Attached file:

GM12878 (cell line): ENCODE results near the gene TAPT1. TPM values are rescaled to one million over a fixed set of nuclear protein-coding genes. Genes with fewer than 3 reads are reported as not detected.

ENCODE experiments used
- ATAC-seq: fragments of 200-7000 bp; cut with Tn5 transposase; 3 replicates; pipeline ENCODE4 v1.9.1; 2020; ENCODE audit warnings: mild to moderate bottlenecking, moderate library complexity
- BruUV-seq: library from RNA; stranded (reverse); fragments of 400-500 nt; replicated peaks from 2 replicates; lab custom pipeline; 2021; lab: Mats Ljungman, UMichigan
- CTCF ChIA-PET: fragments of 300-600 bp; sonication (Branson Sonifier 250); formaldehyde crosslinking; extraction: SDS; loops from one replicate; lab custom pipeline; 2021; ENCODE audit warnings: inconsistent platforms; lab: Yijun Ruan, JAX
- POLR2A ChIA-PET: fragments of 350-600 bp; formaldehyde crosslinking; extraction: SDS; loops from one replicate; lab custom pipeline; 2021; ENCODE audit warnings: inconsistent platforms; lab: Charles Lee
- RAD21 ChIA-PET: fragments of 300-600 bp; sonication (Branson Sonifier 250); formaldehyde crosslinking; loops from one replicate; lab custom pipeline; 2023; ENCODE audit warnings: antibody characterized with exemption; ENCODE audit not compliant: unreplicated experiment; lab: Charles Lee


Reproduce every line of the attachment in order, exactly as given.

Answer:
GM12878 (cell line): ENCODE results near the gene TAPT1. TPM values are rescaled to one million over a fixed set of nuclear protein-coding genes. Genes with fewer than 3 reads are reported as not detected.

ENCODE experiments used
- ATAC-seq: fragments of 200-7000 bp; cut with Tn5 transposase; 3 replicates; pipeline ENCODE4 v1.9.1; 2020; ENCODE audit warnings: mild to moderate bottlenecking, moderate library complexity
- BruUV-seq: library from RNA; stranded (reverse); fragments of 400-500 nt; replicated peaks from 2 replicates; lab custom pipeline; 2021; lab: Mats Ljungman, UMichigan
- CTCF ChIA-PET: fragments of 300-600 bp; sonication (Branson Sonifier 250); formaldehyde crosslinking; extraction: SDS; loops from one replicate; lab custom pipeline; 2021; ENCODE audit warnings: inconsistent platforms; lab: Yijun Ruan, JAX
- POLR2A ChIA-PET: fragments of 350-600 bp; formaldehyde crosslinking; extraction: SDS; loops from one replicate; lab custom pipeline; 2021; ENCODE audit warnings: inconsistent platforms; lab: Charles Lee
- RAD21 ChIA-PET: fragments of 300-600 bp; sonication (Branson Sonifier 250); formaldehyde crosslinking; loops from one replicate; lab custom pipeline; 2023; ENCODE audit warnings: antibody characterized with exemption; ENCODE audit not compliant: unreplicated experiment; lab: Charles Lee